Sometimes, managers and supervisors don’t act as calmly as HR professionals would like when faced with having to discipline or fire a worker.
A messy termination doesn’t have to mean losing a subsequent lawsuit, however. Just be proactive, figure out what happened and document the underlying discharge reasons. They’re probably in plain sight, despite the drama.
Recent case: Marilyn, who is black, worked as a tennis pro at an indoor tennis club. Like other tennis pros at the club, she was allowed to teach summer tennis lessons at other outdoor clubs during the indoor club’s slow summer months. However, this required prior permission.
When a supervisor found out Marilyn hadn’t sought prior approval, he prepared a performance improvement plan. Meanwhile, Marilyn, who knew she faced discipline, appealed to some of the tennis players she had taught at the indoor club about her work problems. Three of them called the club to express support for Marilyn.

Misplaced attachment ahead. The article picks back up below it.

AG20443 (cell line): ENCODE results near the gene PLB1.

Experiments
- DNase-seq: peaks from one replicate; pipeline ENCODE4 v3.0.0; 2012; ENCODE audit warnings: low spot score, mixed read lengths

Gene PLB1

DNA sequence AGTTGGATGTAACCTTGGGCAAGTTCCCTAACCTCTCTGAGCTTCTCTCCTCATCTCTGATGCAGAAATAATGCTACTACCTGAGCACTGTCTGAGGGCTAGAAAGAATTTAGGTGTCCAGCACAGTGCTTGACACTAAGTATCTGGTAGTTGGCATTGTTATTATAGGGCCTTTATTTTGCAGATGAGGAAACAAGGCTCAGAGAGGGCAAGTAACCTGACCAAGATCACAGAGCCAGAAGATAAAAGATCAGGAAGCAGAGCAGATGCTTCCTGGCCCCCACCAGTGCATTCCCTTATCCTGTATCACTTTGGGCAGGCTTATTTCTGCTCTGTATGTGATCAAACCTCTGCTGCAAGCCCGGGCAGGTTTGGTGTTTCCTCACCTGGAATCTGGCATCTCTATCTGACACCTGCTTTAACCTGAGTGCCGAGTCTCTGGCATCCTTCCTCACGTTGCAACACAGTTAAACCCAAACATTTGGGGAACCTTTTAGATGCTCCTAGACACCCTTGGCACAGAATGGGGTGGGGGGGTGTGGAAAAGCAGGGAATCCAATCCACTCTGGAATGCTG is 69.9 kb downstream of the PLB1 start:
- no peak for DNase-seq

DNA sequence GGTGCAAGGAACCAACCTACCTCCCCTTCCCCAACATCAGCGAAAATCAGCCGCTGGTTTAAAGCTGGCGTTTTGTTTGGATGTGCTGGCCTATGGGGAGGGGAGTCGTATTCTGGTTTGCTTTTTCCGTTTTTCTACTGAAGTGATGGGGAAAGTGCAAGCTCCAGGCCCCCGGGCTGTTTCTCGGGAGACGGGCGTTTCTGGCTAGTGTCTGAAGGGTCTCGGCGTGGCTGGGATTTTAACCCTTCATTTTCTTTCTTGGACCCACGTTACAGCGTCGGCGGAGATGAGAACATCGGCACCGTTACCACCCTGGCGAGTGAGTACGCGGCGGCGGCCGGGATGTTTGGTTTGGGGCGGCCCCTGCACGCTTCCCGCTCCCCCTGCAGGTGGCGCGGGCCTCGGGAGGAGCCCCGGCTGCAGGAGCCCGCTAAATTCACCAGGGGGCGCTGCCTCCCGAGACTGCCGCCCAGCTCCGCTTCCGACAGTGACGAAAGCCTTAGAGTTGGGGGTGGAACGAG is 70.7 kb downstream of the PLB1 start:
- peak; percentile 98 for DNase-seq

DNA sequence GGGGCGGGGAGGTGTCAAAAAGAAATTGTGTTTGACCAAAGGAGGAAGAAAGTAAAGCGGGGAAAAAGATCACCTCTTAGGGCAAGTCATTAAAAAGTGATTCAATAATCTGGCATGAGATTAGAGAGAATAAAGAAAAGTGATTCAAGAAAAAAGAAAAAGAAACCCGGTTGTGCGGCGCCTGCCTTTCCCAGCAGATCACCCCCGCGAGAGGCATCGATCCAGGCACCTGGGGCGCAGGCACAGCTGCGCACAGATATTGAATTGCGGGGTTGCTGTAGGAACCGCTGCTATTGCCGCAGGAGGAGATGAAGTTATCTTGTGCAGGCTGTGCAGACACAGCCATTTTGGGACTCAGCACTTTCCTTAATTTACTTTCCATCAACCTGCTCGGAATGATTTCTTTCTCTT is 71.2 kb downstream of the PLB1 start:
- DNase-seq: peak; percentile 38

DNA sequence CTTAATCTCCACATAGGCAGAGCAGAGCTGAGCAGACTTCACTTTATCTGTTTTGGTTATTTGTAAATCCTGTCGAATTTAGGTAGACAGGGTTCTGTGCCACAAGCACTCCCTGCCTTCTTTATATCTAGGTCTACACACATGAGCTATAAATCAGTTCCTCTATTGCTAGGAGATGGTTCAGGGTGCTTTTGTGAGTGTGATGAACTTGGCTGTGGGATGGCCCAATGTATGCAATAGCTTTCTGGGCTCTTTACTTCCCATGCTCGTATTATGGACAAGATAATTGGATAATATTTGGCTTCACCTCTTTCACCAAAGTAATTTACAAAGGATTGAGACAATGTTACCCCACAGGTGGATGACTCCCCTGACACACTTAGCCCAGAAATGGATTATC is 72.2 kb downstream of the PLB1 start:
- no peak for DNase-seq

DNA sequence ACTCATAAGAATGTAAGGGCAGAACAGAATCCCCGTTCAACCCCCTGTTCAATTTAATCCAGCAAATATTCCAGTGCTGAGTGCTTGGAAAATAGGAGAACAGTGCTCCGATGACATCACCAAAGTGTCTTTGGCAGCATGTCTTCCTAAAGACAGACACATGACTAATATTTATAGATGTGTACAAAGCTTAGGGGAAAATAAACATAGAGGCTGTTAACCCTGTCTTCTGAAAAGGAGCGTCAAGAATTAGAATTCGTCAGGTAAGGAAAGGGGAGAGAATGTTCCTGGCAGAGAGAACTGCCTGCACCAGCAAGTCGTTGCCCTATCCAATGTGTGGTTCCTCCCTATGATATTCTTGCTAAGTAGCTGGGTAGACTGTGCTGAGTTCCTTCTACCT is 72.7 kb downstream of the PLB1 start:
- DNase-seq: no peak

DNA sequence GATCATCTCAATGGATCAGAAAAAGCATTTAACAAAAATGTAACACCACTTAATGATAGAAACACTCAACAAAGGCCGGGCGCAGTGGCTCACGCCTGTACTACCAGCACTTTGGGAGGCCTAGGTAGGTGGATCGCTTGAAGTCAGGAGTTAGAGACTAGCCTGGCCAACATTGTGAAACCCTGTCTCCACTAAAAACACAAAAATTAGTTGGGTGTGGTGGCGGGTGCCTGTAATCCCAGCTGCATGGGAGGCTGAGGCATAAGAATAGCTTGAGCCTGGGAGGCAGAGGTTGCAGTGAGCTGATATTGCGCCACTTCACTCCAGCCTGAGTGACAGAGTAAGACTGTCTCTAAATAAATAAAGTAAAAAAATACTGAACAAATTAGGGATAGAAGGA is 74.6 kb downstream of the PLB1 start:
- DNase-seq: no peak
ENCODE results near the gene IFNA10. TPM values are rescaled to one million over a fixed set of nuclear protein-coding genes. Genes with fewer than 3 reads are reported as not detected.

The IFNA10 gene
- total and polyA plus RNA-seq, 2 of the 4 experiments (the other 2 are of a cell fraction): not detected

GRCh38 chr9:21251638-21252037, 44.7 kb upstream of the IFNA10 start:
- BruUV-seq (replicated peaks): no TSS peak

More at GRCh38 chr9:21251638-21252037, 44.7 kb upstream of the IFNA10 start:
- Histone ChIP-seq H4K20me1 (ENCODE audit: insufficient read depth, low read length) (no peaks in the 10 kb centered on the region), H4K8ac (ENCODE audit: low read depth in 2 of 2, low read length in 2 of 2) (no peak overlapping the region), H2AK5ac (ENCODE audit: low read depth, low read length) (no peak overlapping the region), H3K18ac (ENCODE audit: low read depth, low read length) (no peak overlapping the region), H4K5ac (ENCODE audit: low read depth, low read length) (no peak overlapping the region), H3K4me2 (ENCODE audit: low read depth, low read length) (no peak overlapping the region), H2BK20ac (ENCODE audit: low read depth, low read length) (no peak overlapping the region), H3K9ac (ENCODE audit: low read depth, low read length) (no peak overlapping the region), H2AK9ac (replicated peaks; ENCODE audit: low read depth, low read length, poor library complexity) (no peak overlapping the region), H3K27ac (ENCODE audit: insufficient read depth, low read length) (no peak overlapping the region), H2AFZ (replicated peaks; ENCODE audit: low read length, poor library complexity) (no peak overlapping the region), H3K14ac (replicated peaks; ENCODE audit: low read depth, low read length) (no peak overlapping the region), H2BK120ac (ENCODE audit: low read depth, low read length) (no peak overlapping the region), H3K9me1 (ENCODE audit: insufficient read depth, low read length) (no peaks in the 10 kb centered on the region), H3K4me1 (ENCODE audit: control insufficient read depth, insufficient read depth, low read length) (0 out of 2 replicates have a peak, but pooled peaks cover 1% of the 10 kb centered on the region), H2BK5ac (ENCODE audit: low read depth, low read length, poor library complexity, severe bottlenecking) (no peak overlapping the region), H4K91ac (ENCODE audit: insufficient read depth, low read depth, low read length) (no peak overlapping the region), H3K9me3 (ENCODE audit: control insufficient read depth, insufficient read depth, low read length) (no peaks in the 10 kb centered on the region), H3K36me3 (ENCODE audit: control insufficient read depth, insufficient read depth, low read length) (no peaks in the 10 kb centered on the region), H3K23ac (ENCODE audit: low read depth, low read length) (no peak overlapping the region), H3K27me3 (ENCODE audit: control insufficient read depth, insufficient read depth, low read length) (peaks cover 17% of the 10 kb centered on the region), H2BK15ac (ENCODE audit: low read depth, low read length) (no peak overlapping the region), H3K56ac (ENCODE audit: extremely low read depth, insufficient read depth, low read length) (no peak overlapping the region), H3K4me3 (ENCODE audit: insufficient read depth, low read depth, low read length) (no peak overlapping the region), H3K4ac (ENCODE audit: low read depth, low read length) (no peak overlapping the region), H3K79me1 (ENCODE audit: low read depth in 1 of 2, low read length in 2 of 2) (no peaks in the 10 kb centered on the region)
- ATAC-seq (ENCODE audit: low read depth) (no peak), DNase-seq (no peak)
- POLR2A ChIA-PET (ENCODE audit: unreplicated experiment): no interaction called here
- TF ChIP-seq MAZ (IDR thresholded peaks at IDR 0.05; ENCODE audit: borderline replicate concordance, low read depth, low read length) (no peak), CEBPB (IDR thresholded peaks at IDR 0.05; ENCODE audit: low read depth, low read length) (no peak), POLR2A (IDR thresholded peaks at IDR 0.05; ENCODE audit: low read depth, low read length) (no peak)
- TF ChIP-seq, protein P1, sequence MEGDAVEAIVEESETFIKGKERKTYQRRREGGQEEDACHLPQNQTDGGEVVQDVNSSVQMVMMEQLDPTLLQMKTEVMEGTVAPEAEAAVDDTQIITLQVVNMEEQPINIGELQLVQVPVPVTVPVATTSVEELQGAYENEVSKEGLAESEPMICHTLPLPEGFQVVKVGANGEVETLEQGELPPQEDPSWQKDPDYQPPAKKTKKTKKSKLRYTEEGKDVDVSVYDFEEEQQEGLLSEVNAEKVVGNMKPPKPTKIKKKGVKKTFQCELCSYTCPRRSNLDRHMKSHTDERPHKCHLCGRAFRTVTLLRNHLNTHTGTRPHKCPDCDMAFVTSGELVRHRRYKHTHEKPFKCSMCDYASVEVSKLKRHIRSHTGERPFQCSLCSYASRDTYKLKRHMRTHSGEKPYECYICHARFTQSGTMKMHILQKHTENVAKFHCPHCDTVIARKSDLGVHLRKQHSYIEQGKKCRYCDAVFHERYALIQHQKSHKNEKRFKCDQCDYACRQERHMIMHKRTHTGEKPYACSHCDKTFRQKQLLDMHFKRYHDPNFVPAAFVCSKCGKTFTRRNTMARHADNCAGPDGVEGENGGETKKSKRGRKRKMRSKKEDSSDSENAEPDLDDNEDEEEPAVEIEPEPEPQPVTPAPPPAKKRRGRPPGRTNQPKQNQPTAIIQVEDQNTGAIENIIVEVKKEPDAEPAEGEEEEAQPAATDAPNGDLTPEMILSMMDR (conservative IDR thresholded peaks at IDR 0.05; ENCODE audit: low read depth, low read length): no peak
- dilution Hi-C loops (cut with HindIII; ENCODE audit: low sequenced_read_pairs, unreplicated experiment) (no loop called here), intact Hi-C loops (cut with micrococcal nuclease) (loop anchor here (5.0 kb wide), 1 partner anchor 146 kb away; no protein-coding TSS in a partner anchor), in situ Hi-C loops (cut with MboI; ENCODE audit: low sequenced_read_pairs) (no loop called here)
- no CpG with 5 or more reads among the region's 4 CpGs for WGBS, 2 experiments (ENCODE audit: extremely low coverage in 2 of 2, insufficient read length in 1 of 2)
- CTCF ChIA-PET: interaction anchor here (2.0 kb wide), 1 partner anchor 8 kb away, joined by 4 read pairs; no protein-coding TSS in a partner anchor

When her supervisor found out Marilyn had spoken to customers about internal HR matters and apparently enlisted their help, he scrapped plans for an improvement plan and instead fired her.
Marilyn sued, alleging race discrimination. She cited the on-then-off performance improvement plan as evidence the club was using discipline as an excuse to fire her because of her race.
She could not counter her former employer’s stated legitimate discharge reasons: failing to follow the rules on outside employment and involving customers in internal HR matters. Her case was dismissed. (Baker v. Life Time Fitness, No. 12-CV-2444, DC MN, 2014)
- How to Fire an Employee the Legal Way: 6 Termination Guidelines
- Don't wait for disabled to ask: Accommodation is two-way street
- Privacy: Don't open employees' personal mail
- Protect against bias allegations: Involve hiring manager in any termination decision
- Handle firing with care if employee has complained about alleged corporate wrongdoing